You think 50 made "In the club" and everyone happened to like it so they signed him?

            These guys started out at a free style joint, were liked, decided to record a couple songs on acid pro, sent them out and a couple production labels replied, one came down to see a concert of theirs at a local club and it went from there.

            If you honestly judge these songs as finished product, it shows the lack of knowledge for what it takes to make an artist and how they begin.

            The fact that they even are getting look at because there white is amazing enough, not to sound racist, but there arent very many white folks in this career.
            Dude I've worked in the music industry for years as a recording engineer, I know what it takes to make an album and I know what a record label does. I don't know if your rant is directed at me but seeing as you quoted me I'll respond.

            I never commented anywhere about the quality of their recordings, obviously most artists that get signed will only have a rough demo at that time. The record label will give them an advance (which will be repaid from album sales) and they'll use that money to make a professional recording. It's real simple, basically any label can do this now because the cost of making a "pro" quality recording has come down substantially over the years (though you still do get what you pay for, more money=better equipment, studios, producers, & engineers).

            The point of my comment was about marketing & distribution, which is where the major labels eat everyone else alive. Like I said, any of these small labels can make a decent album but most of them can't break their artists into the mass market. Of course, there are exceptions to the rule, many indie labels have had successful artists, but that's usually due to the talent of the bands/groups and them building a solid fan base through performing. These days most successful indie labels have been bought up and are just subsidiaries of the majors anyways.

            There's millions of albums out there being made, most of them will never be heard except by a small group of people. The difference between being heard or not comes down to how good of a product it is, how marketable it is, and whether or not the label has the means to put it out where people will take notice. Also getting exposure is one thing, many people are moderately successful through online means these days, but getting your CD manufactured and stocked in record stores and Wal Marts across the country is something that's only going to be achieved with the backing of a powerful label.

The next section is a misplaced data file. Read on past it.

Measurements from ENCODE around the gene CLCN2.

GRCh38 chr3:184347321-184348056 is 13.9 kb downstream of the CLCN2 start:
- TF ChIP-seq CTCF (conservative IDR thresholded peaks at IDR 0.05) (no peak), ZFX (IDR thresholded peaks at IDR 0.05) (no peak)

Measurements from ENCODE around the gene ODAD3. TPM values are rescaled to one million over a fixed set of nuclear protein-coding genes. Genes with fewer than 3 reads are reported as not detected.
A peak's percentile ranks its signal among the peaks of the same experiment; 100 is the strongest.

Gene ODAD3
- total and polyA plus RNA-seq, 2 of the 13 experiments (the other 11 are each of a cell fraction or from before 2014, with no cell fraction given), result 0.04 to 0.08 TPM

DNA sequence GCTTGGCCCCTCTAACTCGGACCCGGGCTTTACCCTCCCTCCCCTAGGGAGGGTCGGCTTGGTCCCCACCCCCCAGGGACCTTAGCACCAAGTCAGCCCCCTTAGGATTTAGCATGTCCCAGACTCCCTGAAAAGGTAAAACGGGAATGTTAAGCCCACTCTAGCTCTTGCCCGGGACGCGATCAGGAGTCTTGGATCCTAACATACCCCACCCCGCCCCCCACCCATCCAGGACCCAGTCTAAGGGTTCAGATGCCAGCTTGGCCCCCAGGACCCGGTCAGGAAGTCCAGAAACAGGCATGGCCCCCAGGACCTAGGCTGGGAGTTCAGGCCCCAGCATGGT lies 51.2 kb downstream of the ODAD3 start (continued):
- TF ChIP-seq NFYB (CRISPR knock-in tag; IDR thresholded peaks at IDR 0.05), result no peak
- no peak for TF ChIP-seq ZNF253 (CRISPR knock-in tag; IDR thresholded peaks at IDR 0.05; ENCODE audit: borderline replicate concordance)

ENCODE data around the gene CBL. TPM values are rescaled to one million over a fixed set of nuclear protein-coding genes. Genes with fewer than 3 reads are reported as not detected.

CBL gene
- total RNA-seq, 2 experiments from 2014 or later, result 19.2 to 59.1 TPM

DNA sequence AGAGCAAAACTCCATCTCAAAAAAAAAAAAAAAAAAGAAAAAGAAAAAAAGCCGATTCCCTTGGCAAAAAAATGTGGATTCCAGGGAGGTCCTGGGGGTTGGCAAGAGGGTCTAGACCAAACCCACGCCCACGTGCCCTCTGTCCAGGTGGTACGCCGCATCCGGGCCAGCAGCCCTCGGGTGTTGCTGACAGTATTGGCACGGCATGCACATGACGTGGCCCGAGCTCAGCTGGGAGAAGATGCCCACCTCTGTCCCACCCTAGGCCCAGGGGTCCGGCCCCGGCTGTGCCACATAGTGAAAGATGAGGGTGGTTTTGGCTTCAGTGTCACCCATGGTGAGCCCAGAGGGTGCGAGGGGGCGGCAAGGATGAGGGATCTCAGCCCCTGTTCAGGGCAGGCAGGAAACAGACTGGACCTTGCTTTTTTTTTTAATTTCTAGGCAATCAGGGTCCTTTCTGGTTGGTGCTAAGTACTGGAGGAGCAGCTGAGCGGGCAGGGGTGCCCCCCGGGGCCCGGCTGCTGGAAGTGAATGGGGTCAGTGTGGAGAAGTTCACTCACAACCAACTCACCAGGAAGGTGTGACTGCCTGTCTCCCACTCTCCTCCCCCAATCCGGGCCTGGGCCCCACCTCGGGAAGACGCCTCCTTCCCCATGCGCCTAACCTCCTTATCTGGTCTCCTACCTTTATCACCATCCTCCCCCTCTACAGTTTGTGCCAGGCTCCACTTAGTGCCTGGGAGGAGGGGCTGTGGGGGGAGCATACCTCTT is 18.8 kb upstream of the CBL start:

I'm not trying to knock what your friends are doing, in fact I wish them luck, but realistically most bands/groups don't stand a chance of making it huge or even making a successful living as a performer. It's the sad truth.
            Originally posted by njx9
            i invite all of you to spam the board with moronic topics that aren't even vaguely entertaining. please.

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            • #21
              mixtapes is where its at

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              • #22
                Can I get that on A-track?

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                • #23
                  Pretty sure This Guy:


                  Is just a skinnier Ward:


                  And again:


                  Originally posted by snuff
                  Yeah, good joke. Awesome.

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                  • #24
                    I like the blackout on that other guy in the picture lol. id always find it weird to have my pics on display by someone else

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                    • #25
                      He looks more like a baby Dirk Nowitzki.

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                      • #26
                        LOL, I use to allways call him Dirk. They look like clones in a way.